HAWLEY - Eager to help their neighbors, many were out and about, around Hawley earlier this month to take part in the annual Church has Left the Building project.
On this day, volunteers from congregations throughout the borough travel around town to complete odd and end jobs that are needed, whether at the library, the park and more.
Churches that participated include 1st Presbyterian Church of Hawley; St. Paul’s Evangelical Lutheran Church of Hawley; Hawley United Methodist Church; Hemlock Grove United Methodist Church; Lakeville United Methodist Church; and Lake Ariel United Methodist Church.
For some, it meant packaging 86 bags for “Dinners on US,” that pastors from six churches may take to someone in the community in need. The bags contain full meals with macaroni and cheese, chicken, milk, dessert and more.
A volunteer, Ginny Hack said she simply loves helping the community, because it “stems from the golden rule” of treating others how you want to be treated and so, she hopes if she ever needs help, others would assist her. If someone were to bring her food, that Hack said would show people care about her.
A Sunday school teacher, Gail Burnett said aside from helping out in her community, taking part in the day was a way to set an example for children and show that its important to be involved in their community. The day was simply “awesome” and the reality is that with so many volunteers, “many hands make light work.”
There were also volunteers taking part in Project Linus, where they spoofed up blankets that would be given to children in Wayne County. Holly Hubert, the chapter coordinator for Wayne County said volunteers were busy “spiffing” the blankets up, by making little alterations. The organization is always accepting blankets that are quilted, knitted or crocheted.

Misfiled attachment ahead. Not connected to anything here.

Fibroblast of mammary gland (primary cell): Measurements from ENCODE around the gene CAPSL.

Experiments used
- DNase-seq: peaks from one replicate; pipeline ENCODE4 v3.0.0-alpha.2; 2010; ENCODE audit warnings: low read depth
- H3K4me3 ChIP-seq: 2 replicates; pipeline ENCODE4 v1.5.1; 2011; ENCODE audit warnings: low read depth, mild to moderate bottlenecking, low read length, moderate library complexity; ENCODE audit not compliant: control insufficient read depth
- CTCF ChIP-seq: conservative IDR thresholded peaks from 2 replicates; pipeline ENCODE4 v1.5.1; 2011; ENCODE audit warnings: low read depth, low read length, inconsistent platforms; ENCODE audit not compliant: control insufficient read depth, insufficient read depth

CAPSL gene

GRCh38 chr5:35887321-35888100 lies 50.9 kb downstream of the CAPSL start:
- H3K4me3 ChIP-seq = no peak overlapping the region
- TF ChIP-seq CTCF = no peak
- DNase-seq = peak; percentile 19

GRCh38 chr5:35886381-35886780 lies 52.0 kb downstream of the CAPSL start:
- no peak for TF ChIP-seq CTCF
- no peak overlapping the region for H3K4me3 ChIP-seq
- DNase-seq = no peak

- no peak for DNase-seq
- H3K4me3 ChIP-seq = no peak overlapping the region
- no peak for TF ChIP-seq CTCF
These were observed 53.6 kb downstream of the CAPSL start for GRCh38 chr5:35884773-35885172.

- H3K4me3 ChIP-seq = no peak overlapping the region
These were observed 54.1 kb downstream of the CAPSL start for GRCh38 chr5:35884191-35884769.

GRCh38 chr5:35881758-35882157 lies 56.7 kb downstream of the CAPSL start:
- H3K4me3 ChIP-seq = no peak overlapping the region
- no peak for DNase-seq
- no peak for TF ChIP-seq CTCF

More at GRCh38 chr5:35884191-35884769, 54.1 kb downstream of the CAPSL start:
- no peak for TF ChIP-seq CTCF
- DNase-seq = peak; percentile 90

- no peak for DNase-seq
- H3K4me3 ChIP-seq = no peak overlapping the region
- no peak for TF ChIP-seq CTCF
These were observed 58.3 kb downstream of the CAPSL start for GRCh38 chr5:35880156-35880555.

Hubert said no matter a person’s skill, the “blanketeers” can do so much for Project Linus. The blankets altered September 16 will likely be given to the Salvation Army during Christmas. For that program alone, Hubert said the chapter has given over a thousand blankets a year for the last four years. For more information about Project Linus, visit projectlinus.org.
A “blanketeer,” Gail Endorf called Project Linus “wonderful” because the work is easy and it is a “worthy cause” since the blankets are for children who will get some comfort from the blankets.
Also a blanketeer, Cheryl Alford said she participates in Project Linus because it is a way to help others and fits her skill since it may mean just slicing the ends of some fleece blankets and then tying knots, which changes them a bit.
Outside of the Hawley Library, Lisa Levy and Alexa Bias were painting the library’s sign. Levy said the workday was a chance to help the community and “bring god’s grace, love and peace to everybody.” Despite feeling like “amateurs” doing such work, they were trying their best to stay in the lines.
The Director of the Hawley Library, Deborah Corcoran said the efforts of the volunteers were “amazingly significant” because the work they did, would probably not get done otherwise since funding is not available to hire people for such work. And so, she was “incredibly grateful” to the volunteers, who also replaced the roof on the bell enclosure that was quite the project.
A contractor by trade, Dave Boogertman has taken part in the day for years, and this year he was cutting wood for the bell enclosure. Boogertman said he enjoys doing the work because he then sees improvements happening.
During the day, Judy Rodonski was busy on the sidewalk “getting down and getting it done” she said, as she was removing weeds from the sidewalk. Rodonski too was involved because she loves her community, god and the feeling that comes from doing good. Rodonski said she believes everyone should do something to help others because it is the “right thing to do” and, it makes a person feel good.
Lindsey Boogertman who was working with Rodonski, said she was volunteering because she loves her community and with that, it was nice supporting others who were participating and working to make their community better; plus it “feels good to help.”